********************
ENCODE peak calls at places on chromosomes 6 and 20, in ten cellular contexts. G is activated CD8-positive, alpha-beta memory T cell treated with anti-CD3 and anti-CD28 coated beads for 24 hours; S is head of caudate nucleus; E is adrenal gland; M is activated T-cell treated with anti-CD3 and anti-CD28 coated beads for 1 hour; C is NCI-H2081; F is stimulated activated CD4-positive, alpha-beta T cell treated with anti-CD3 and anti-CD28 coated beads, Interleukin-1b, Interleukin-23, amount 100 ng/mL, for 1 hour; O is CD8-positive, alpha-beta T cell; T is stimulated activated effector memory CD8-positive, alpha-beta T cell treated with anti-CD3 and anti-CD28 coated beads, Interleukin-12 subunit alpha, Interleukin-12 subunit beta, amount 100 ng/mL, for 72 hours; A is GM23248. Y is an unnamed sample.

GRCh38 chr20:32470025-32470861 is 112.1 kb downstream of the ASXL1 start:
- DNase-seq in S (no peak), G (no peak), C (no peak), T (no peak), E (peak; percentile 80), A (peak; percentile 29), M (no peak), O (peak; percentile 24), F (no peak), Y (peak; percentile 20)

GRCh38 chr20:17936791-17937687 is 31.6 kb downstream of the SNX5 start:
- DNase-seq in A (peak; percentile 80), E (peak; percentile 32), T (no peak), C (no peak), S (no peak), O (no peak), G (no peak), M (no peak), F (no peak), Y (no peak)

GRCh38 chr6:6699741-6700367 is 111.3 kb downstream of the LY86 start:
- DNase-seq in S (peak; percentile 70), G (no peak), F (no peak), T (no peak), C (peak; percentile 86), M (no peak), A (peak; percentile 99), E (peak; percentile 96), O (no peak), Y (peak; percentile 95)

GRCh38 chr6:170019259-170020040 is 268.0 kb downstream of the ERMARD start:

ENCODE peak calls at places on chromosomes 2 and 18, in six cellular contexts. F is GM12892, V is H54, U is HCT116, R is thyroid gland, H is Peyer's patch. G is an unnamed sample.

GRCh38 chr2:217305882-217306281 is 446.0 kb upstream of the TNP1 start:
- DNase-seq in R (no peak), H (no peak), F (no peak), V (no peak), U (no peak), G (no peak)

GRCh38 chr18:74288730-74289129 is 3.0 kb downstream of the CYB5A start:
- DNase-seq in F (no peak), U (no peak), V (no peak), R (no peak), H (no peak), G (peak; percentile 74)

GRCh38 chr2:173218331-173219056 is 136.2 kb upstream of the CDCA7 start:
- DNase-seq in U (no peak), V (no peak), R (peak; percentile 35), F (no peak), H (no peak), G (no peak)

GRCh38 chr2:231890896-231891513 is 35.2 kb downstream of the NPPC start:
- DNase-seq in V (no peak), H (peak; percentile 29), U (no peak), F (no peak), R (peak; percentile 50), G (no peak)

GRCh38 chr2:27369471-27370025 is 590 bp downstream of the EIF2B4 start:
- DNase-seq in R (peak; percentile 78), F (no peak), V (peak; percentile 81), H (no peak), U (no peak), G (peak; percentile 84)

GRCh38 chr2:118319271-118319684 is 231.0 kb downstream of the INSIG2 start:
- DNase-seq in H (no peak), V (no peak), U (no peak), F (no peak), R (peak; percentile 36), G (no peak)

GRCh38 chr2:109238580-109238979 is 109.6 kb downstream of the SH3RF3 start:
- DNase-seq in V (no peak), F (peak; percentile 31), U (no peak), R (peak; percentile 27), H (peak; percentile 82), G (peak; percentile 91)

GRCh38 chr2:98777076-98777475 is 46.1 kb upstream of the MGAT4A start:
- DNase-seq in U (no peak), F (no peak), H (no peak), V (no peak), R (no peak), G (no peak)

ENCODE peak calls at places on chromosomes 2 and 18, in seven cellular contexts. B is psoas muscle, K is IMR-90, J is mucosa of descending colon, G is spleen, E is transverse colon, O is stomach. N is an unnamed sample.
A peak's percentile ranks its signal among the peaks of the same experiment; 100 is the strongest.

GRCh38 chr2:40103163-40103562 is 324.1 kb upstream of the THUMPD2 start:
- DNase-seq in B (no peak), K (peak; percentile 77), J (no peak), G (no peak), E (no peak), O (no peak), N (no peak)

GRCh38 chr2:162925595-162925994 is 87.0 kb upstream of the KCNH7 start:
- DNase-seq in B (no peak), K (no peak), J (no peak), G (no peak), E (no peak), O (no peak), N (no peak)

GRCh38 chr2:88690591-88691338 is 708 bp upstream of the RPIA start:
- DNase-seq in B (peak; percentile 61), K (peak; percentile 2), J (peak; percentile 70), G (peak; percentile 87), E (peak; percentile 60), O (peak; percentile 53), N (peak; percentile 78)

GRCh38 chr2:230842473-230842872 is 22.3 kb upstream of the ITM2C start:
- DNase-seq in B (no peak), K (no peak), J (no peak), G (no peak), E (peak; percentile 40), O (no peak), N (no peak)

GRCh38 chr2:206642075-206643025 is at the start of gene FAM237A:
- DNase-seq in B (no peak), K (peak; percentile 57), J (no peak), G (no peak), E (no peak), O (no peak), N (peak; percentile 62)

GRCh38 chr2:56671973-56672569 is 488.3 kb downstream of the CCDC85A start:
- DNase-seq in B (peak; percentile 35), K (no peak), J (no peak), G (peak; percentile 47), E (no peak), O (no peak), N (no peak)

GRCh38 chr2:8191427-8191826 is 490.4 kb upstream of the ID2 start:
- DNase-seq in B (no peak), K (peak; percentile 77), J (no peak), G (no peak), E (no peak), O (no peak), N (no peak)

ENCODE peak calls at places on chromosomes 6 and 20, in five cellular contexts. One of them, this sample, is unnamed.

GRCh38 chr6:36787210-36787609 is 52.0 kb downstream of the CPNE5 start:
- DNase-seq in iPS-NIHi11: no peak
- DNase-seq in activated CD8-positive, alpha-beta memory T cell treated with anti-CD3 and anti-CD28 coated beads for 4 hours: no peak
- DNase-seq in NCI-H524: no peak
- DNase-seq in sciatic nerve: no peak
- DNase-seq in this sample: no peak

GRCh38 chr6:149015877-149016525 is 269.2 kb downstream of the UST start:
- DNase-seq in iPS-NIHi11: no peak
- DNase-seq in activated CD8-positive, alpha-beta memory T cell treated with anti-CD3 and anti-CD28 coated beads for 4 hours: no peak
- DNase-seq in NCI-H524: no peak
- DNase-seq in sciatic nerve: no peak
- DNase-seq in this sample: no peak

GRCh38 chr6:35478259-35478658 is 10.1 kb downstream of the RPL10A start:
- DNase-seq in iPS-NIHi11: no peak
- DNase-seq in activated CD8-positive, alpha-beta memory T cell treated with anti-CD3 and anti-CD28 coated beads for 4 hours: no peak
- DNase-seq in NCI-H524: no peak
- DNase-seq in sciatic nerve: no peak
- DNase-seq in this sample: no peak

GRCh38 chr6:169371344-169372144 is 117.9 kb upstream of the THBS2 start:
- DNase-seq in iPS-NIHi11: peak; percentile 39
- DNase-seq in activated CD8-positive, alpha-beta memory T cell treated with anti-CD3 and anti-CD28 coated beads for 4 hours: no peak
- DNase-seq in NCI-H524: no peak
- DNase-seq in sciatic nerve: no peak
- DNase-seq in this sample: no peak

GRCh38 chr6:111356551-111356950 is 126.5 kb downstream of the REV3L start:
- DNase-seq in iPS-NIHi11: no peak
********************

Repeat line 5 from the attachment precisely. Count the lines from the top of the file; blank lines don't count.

- DNase-seq in A (peak; percentile 80), E (peak; percentile 32), T (no peak), C (no peak), S (no peak), O (no peak), G (no peak), M (no peak), F (no peak), Y (no peak)